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So I read One Second After over the past weekend and have to admit I was totally freaked out by it. I'd really like to know whether the US government is doing anything to address this issue -- a Google on "EMP hardened" or "EMP hardening" turns up a bunch of survivalist sites and not much else. I'd like to grab my local gov and police by the collar, wave this in their face and shout, "Have you thought about this?!?!?" but I suspect it would be counterproductive.

Returning to literary rather than emotional analysis, however, the book was very well-written (but the dogs! why must dogs always die? why???) and definitely gripping - I started it around 8pm and was up until 3am. I thought the juxtaposition of a Christian school having to turn into soldiers was an interesting choice.

Above all, it made me ponder how incredibly vital the mere fact of communication is, and how disorienting the lack of information can be in an emergency. Much of what happens in the book is not due to direct damage (very little is actually destroyed) but rather to indirect damage -- individuals are cut adrift from accustomed structures of law enforcement and society and therefore run wild. For example, if police can't communicate, they can't be called on at need, they can't enforce the law. If people don't know what's going on, they assume the worst and act accordingly.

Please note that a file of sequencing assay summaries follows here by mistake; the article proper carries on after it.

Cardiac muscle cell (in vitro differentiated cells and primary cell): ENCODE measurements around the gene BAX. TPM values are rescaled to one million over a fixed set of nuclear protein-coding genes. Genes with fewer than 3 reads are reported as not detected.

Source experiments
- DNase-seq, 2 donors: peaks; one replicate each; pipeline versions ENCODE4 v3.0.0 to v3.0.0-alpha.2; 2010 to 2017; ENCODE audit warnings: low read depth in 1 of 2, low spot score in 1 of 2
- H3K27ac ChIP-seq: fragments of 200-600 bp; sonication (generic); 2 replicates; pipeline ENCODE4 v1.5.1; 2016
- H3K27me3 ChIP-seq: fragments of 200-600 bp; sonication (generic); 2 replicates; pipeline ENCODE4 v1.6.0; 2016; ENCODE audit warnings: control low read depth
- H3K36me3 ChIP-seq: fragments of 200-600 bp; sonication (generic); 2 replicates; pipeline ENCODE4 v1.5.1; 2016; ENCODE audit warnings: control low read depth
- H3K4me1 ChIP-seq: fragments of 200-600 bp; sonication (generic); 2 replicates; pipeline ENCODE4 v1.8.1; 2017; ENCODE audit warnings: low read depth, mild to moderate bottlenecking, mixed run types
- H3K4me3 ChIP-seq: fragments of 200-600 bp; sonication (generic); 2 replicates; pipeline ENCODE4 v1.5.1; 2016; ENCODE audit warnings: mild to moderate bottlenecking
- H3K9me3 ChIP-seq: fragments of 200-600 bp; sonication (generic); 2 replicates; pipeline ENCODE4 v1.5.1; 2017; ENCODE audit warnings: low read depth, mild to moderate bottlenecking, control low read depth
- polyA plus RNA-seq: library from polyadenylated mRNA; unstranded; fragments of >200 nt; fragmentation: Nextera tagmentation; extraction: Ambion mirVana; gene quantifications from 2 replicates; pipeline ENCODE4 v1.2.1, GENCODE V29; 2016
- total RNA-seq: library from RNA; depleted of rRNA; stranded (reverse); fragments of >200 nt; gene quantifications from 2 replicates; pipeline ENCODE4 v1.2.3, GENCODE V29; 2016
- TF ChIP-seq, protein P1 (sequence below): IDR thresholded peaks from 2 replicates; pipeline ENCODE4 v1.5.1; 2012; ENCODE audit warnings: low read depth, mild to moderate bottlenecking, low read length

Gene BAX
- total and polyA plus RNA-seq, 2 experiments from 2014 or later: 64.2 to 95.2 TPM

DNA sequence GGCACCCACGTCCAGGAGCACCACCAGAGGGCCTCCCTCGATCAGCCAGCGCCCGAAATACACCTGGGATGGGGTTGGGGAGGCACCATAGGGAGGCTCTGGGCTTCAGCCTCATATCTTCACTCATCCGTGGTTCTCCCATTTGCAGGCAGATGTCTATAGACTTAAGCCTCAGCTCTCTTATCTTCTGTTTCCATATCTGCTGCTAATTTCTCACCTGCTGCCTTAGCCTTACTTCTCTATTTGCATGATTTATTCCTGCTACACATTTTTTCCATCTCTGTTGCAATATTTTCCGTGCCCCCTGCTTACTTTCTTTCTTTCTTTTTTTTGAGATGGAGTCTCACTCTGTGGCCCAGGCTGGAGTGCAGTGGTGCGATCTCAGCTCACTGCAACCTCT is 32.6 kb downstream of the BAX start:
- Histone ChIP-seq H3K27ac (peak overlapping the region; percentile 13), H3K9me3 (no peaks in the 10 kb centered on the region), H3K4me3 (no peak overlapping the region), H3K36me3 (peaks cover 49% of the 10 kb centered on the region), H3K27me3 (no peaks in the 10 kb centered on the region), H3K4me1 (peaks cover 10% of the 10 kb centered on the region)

At bottom, all that happens in the book is...the power goes out. This happens all the time (well, in my neighborhood it does, anyway). But it goes out everywhere, all at once, and in every conceivable place including car radios. Because so much of what we are/do/need relies on that one simple utility, when it happens nationwide things spiral out of control. Like scientists isolating a germ, the novel isolates a single taken-for-granted feature of our day-to-day lives -- electricity -- and explores what happens when that one thing is removed. It's engrossing and distinctly thought-provoking. Two thumbs up.

Oh, and your microwave is a Faraday cage so store a radio in there.

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ennyousai
Jul. 3rd, 2010 03:41 pm (UTC)
It is really, really scary to think about how our entire infrastructure is so incredibly fragile, and how its maintenance is pretty much dependent on a non-renewable resource. Also how quickly we've gotten away from being able to fit our basic needs through our own initiative (if the apocalypse happens tomorrow, I'm pretty much screwed). We're living in such a delicate state, and there are so many things that can go wrong. It's overwhelming.

Then again, there are plenty of other things that can screw us over. We've not divorced from the planet as a whole; nature can still wipe us out. We have no guarantees that Yellowstone isn't going to blow its top in the future, and there's not a whole lot we can do about it.

Or, y'know, the Vulcans might show up and save us all. That'd be awesome. ;)
delphipsmith
Jul. 4th, 2010 02:28 pm (UTC)
Or, y'know, the Vulcans might show up and save us all. That'd be awesome.

Now there's a happy thought indeed :)
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